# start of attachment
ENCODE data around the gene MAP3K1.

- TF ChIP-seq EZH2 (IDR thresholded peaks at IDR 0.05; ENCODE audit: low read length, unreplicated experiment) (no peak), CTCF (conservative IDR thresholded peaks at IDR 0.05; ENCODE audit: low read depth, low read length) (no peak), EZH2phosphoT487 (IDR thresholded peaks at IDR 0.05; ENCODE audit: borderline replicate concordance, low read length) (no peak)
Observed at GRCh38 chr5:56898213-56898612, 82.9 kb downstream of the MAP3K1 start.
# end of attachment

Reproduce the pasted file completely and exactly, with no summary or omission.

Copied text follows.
ENCODE data around the gene MAP3K1.

- TF ChIP-seq EZH2 (IDR thresholded peaks at IDR 0.05; ENCODE audit: low read length, unreplicated experiment) (no peak), CTCF (conservative IDR thresholded peaks at IDR 0.05; ENCODE audit: low read depth, low read length) (no peak), EZH2phosphoT487 (IDR thresholded peaks at IDR 0.05; ENCODE audit: borderline replicate concordance, low read length) (no peak)
Observed at GRCh38 chr5:56898213-56898612, 82.9 kb downstream of the MAP3K1 start.